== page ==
It will also simultaneously assist in relieving the pressure on Ukraine’s strained and overburdened social welfare system as it deals with a humanitarian crisis of great magnitude.

Temporary Protected Status 

Pursuant to the provisions of its Immigration and Nationality Act, the U.S. should declare that Ukrainians currently legally in the United States and who may arrive in the foreseeable future have Temporary Protected Status (TPS) for a period of up to 18 months.

Such individuals should be granted work permits and be protected from removal for failure to return to Ukraine.

Such a measure would help Ukraine by not adding to an already impossible burden in dealing with hundreds of thousands internal refugees.

Temporary Protected Status is nothing new.

As mentioned, it has been used for victims of such environmental disasters as the 2010 Haiti earthquake, as well as armed conflicts like the Syrian Civil War.

Longer Term Permanent Residence Policy – Families Affected by the Conflict in Ukraine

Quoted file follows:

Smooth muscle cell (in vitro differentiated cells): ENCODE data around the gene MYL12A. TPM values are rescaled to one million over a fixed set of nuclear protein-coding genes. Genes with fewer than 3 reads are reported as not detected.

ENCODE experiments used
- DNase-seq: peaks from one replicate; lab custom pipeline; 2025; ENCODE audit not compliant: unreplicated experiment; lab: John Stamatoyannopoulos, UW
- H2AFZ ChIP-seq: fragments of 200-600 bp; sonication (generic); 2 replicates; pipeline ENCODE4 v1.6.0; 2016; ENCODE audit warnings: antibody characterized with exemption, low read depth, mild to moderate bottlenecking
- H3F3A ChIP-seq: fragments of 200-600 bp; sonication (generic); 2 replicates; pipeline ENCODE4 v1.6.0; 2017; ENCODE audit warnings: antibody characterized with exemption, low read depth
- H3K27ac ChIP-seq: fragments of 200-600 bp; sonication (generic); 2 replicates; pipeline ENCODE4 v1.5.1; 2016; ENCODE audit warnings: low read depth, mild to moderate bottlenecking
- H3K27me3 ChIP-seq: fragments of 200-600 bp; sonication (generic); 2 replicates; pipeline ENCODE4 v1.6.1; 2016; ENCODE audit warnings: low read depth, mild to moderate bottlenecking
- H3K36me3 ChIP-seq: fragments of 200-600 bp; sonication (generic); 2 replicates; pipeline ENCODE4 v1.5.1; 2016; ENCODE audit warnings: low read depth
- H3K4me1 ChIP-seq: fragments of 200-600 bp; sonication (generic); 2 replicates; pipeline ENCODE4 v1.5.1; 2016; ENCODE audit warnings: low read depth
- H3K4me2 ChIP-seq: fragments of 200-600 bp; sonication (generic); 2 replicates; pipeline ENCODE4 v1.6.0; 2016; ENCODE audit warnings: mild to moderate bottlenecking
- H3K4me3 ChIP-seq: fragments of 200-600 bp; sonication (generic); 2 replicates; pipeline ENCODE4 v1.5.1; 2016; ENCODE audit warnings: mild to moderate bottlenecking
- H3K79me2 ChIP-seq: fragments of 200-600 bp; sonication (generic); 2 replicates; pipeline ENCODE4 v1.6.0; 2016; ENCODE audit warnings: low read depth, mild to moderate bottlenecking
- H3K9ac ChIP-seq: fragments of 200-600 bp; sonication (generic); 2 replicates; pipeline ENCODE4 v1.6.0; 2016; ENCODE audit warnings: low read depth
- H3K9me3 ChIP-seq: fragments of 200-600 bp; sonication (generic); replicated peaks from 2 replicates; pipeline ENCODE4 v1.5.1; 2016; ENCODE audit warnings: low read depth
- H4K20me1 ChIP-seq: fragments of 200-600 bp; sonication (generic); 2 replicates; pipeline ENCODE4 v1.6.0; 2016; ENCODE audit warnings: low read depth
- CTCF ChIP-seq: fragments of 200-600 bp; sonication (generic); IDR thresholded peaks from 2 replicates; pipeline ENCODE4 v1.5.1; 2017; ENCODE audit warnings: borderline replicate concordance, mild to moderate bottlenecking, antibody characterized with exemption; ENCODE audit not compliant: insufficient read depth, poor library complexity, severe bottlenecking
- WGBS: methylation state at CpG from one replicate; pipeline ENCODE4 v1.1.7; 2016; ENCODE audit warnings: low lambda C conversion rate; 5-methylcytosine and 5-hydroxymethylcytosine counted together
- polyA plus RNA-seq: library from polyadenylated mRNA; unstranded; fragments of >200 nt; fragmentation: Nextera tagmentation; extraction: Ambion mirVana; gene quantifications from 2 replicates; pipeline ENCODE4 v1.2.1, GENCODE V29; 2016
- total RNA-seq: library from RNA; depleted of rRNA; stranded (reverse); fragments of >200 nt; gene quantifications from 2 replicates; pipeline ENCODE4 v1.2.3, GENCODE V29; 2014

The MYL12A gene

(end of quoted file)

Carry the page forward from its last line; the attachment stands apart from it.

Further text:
Finally, any Ukrainian immigrants who had approved petitions to immigrate to the United States at the time of the Crimean invasion or since and who are waiting for visas to become available, should now be approved on an expedited basis.

Such Ukrainians should be given humanitarian parole and allowed to come to the United States as soon as possible.

Similar measures could be adopted by Canada and other Western countries. ​

Th​a​t would ​help increase the financial remittances sent back t​o Ukraine and thus provide critical help as the nation tries to rebuild.​

Given the fact that, according to NATO, Ukraine is the only partner country that has contributed to all ongoing NATO-led operations – including sacrificing the lives of ​its ​soldiers​ over the last 20 years – ​Ukraine ​​appears to be​ ​especially ​worthy of such ​immigration-based humanitarian ​support.

Source: Forbes